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Ayreon: The Human Equation (Special Edition)

If I was going to introduce a youngster to progressive rock, I would choose Ayreon's The Human Equation. All the elements of classic "prog" are here and the album is wrapped in a glossy audiophile production that just begs the listener to sit between the speakers without distraction for nearly two hours. The massive special edition double CD package under review also contains a DVD that is very much worth watching.

For those new to the band, Ayreon is actually an ongoing series of rock operas conducted by Arjen Anthony Lucassen and he typically assembles a large group of guests to fulfill his conceptual fantasies. The Human Equation is fairly representative of all the styles that Lucassen employs in most of his projects: classic symphonic rock, heavy metal, Irish folk melodies, bits of electronica and even a bit of pop. One departure for Ayreon is the fact that the concept doesn't involve science fiction (I'm discounting the joke at the end of the album) but rather tells a fairly involved story of a man lying in a hospital bed in a coma. The listener is privy to his thoughts and emotions as he thinks on his past life. Meanwhile, we also become acquainted with the man's wife and best friend who are watching over him in the hospital bed. Though the lyrics tend to be melodramatic and the outcome of the story is more than a little predictable, the concept is in service to the music and the vocals-both of which are absolutely astounding.

It would be pointless to discuss the album track by track. Like most rock operas, the songs work best as a unified whole, but songs like "Day Eleven: Love" and "Day Sixteen: Loser" certainly do stand out for the great vocals and melodies. There is one thing that cannot be overlooked and that is the impressive roster of singers and instrumentalists Lucassen has assembled for his latest project: Martin Orford from IQ and Ken Hensley from Uriah Heep make small but invaluable contributions. Hensley's short but raging Hammond organ solo on "Day Sixteen: Loser" certainly takes us back to Hensley's work with Uriah Heep.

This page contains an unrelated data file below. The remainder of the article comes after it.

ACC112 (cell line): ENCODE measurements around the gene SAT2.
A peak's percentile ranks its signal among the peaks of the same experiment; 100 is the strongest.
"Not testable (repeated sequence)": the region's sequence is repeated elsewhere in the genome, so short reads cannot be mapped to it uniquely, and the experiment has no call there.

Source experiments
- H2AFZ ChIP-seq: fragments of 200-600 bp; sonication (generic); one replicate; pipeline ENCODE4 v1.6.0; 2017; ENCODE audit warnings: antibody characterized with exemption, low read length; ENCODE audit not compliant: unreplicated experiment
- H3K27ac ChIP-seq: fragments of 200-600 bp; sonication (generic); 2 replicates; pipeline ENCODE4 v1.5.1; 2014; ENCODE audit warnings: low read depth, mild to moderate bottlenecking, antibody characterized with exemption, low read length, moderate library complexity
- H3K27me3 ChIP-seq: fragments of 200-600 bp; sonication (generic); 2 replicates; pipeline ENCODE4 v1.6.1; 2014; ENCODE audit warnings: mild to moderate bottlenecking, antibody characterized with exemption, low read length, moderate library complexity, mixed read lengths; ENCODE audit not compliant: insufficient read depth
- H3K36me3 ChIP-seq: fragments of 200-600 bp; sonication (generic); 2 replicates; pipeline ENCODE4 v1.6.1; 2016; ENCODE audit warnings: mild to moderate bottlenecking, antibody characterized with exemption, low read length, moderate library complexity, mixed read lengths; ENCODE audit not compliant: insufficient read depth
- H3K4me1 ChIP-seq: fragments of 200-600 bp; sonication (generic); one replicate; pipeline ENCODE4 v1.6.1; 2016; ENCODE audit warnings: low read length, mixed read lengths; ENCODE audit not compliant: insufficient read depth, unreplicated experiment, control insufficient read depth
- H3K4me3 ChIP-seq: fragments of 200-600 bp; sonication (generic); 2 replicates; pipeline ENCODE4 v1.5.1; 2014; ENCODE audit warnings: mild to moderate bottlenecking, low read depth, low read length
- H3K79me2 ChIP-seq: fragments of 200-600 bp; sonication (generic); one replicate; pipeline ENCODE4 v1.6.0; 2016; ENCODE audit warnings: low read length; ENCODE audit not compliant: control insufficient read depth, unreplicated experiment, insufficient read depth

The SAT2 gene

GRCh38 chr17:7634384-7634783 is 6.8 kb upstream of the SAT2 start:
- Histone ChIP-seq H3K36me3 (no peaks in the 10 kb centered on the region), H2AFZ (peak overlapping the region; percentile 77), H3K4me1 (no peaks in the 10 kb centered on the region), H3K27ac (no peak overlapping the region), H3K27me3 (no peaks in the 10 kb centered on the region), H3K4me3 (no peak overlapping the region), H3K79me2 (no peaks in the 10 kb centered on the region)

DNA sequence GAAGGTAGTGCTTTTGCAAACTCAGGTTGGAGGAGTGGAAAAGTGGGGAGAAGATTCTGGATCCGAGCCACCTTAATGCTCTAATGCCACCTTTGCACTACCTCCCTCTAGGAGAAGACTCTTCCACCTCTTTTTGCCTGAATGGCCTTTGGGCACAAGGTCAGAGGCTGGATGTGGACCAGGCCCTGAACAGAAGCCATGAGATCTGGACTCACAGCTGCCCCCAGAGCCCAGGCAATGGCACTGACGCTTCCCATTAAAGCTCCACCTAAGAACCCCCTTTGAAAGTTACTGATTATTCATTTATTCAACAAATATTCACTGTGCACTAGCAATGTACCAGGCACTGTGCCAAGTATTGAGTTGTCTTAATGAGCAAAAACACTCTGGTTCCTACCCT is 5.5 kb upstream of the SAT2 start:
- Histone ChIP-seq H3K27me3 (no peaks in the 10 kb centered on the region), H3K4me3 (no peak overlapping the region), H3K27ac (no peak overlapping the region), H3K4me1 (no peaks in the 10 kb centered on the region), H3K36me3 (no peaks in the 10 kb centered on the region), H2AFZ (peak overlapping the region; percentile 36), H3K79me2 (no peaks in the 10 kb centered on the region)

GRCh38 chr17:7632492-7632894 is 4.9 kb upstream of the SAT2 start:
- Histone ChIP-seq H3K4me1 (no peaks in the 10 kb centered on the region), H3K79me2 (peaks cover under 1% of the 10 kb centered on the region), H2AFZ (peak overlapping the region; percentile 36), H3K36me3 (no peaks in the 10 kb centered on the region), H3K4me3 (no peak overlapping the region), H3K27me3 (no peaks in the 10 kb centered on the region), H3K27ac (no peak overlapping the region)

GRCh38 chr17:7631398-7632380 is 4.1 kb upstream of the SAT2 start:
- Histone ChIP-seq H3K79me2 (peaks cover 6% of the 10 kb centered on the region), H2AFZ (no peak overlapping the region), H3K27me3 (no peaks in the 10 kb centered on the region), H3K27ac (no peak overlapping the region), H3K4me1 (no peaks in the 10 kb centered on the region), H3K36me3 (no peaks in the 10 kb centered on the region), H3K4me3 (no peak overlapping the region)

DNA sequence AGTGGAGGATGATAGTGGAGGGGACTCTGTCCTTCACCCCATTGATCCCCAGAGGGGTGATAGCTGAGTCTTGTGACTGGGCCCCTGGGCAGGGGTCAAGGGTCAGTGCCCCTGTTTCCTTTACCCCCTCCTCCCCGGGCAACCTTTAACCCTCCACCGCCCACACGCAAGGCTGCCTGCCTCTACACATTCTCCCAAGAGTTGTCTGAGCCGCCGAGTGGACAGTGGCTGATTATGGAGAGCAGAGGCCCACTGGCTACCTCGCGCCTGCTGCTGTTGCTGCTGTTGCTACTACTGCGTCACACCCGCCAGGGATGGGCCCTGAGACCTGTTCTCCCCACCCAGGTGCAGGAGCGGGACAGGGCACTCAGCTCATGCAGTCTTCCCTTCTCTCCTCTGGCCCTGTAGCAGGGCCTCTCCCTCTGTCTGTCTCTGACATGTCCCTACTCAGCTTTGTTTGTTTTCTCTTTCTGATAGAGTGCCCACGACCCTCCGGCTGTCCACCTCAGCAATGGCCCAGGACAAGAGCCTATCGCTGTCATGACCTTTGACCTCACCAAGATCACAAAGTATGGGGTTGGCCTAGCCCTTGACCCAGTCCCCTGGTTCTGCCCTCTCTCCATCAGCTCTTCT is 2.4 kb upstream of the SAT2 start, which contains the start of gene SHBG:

As for the singers, James Labrie from Dream Theater plays the part of the man in the coma, simply known as Me. If you are used to Labrie's work with Dream Theater, be prepared to be surprised here. For the most part, his singing is mellow and happily he proves that he has more depth as a singer than he is generally given credit for. Heather Findlay from Mostly Autumn is cast as Love and her singing is as impressive and moving here as it is with her own band. Mikael Akerfeldt of Opeth is given ample opportunity to shine as well; the man has a great voice. Relative newcomer Marcela Bovia also deserves a mention as the wife; judging from her performance with Ayreon, she has a bright future ahead of her.

As I said, the special edition contains a DVD and it is a very nice bonus. With a running time of an hour or so, we get a behind the scenes look at the making of The Human Equation as well as a brief history of Ayreon told by Arjen Anthony Lucasson himself. There's even a 5.1 Dolby Digital remix and video of "Day Eleven: Love" included.

Ayreon have been criticized in the past for being over the top and pretentious and there is nothing on The Human Equation that will change such views. However, put into the context of Mr. Lucasson's previous works, The Human Equation is miles ahead of Star One and is as engaging as Into the Electric Castle. It is one of the best CDs I've heard all year.

Disc One

  1. Day One: Vigil
  2. Day Two: Isolation
  3. Day Three: Pain
  4. Day Four: Mystery
  5. Day Five: Voices
  6. Day Six: Childhood
  7. Day Seven: Hope
  8. Day Eight: School
  9. Day Nine: Playground
  10. Day Ten: Memories
  11. Day Eleven: Love

    Disc Two

  12. Day Twelve: Trauma
  13. Day Thirteen: Sign
  14. Day Fourteen: Pride
  15. Day Fifteen: Betrayal
  16. Day Sixteen: Loser
  17. Day Seventeen: Accident?
  18. Day Eighteen: Realization
  19. Day Nineteen: Disclosure
  20. Day Twenty: Confrontation


  21. Inside-Behind the Scenes of The Human Equation
  22. Concept-The Concept of The Human Equation
  23. Ayreon-The Story of Ayreon
  24. Drums-Ed Warby's Drums
  25. Video-Video Clip of "Day Eleven: Love"
  26. Teaser-Teaser Trailer

Added: November 4th 2005
Reviewer: Steve Pettengill
Related Link: Official Ayreon Website